A day before Thanksgiving, the Islamic Emirate of Afghanistan (known to the rest of the world as the Taliban) declared that it was entering into a deal with an Australian company to set up a $450 million cannabis processing facility in Afghanistan to produce marijuana products for sale in the country. Western media practically exploded with the news, but skeptics are starting to wonder if the whole affair was an elaborate hoax perpetrated on the media.
“Yesterday, the deputy minister for counter narcotics, Ministry of Interior Affairs, met with a representative of Cpharm Company,” tweeted the Afghan Ministry of Interior Affairs on Nov. 24. “Cpharm will invest $450 million in setting up a hashish-processing company in Afghanistan.” The regime agency went on to say that it planned to produce “medicines and creams” at a factory that would employ hundreds of people.
The tweet was sent from an official account of the Taliban, which seized control of Afghanistan following the withdrawal of U.S. troops in August. The story was picked up by regional mainstream news and journalists traced the name mentioned in the announcement—Cpharm—to an Australian company. With that it was off to the races, and outlets in the U.S. and the U.K. were playing leap frog to beat each other to the sexy headline. The report was repeated by The Times of London, the BBC and Al Arabiya, as well as numerous others.
But there were a few problems with the story. One problem is that Cpharm isn’t a cannabis company or a manufacturing company of any kind; it’s a post-market consulting company that caters to the medical industry. Another problem—probably the biggest one—is that the company says it’s definitely not working with the Taliban.
“Cpharm Australia is not a drug or medical manufacturer, and it’s not engaged in discussions with the Taliban re: cannabis,” Cpharm’s chief financial officer, Tony Gabites, told VICE reporters. “We don’t make any drugs. The first we heard about it was someone calling our office this morning.”
The company was forced to publish a press release to assure the world that it was not involved with the current Afghanistan regime. “We have no connection with cannabis or the Taliban,” wrote the company. “We have no idea where the Taliban media release has come from, and want to assure everyone that it should not be connected to Cpharm Pty Ltd Australia.”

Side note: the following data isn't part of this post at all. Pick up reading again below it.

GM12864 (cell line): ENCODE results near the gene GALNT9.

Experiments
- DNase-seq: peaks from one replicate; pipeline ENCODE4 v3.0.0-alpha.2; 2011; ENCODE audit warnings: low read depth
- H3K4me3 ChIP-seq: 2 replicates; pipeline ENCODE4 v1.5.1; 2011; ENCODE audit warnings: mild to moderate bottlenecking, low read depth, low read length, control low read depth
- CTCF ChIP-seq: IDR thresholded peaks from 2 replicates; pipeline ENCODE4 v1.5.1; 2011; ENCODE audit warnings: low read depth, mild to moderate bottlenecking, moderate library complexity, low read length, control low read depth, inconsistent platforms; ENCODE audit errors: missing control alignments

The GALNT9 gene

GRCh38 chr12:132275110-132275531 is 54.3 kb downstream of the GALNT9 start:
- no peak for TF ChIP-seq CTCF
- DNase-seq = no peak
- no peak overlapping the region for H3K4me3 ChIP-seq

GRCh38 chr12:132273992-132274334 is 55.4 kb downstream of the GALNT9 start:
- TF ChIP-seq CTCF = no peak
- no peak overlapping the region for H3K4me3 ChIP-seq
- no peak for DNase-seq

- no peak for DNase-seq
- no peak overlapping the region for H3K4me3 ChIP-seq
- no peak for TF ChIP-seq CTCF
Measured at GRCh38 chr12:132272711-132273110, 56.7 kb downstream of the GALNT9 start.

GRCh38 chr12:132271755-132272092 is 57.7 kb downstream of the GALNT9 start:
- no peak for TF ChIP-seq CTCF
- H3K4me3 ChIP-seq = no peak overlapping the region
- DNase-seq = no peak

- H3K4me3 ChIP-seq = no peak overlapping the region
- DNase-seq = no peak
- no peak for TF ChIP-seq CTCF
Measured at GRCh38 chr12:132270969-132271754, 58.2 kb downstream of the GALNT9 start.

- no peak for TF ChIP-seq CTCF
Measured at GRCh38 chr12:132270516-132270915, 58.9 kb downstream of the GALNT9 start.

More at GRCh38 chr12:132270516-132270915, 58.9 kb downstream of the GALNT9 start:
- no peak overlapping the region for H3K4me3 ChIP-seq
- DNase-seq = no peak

The company became a target for unwanted publicity overnight. “We’ve had probably 40 or 50 calls today,” Cpharm Chief Financial Officer Tony Gabites told Reuters. “It’s just out of control and it’s just all lies, media guys … not doing any due diligence on what they want to publish.”
Taliban spokesperson Qari Saeed Khosty responded to the controversy on Twitter by correcting the reports and saying that the regime is working with a German company called Cpharm, not the Australian one identified in the media. Qari also clarified that the company would be providing the cannabis facility—not the cannabis.
Even after the clarification, the story still seemed fishy, though. Researchers have been unable to find any trace of a German company called Cpharm or any variations of the name, and no representatives of a company of that name have come forward to confirm the deal with the Taliban.
Strangest of all, the regime has thus far signaled that it does not approve of cannabis use. In early October Taliban police forces reportedly raided homeless camps, beat and forcibly detained alleged drug users and shipped them off to rehab facilities against their wishes. The Associated Press reported that the regime was taking a zero-tolerance policy toward drug addiction and was willing to beat and humiliate drug users to make its point.
Now some analysts are wondering if the entire announcement was some kind of internet hoax. If the Taliban hates drugs, why open a drug processing plant? How would they plan on selling such a large amount of cannabis anyway?
The Taliban’s relationship with the internet and social media is an odd one. In the ’90s the fundamentalist group banned the use of internet in Afghanistan. But today the regime has seemingly embraced the use of social media as a propaganda tool to influence the Afghan people and has even adopted the practice of trolling its ideological enemies.
The group spreads its message over thousands of official and unofficial Twitter accounts. Dubious videos of Taliban soldiers telling women and religious groups that they will maintain their freedom under the regime’s rule have been spread across the platform as well as jokes aimed at the U.S.
In August the regime proved its internet chops by posting and circulating a shocking image of Taliban soldiers wearing stolen U.S. gear and posing in a photo recreating the famous image of American soldiers raising the U.S. flag at Iwo Jima. And some have questioned whether a widely shared image of Taliban soldiers eating ice cream was meant to mock President Joe Biden.
But the question remains: If this is all an elaborate troll—as it appears to be—what is the Taliban’s intention? Was it supposed to trick naysayers into believing that the Taliban is in the middle of transforming into a more progressive version of itself? If that's the case, then whether the ploy worked or not remains to be seen. Was it meant to illustrate the gullibility of Western media? If so, then it succeeded splendidly.
And of course there’s also the outlying possibility that the Taliban is actually planning on pumping up its economy with marijuana. It seems ridiculous, but if the last five years have taught us anything, it’s that we’ve entered into a strange time of incessant novelty, and almost anything is possible.
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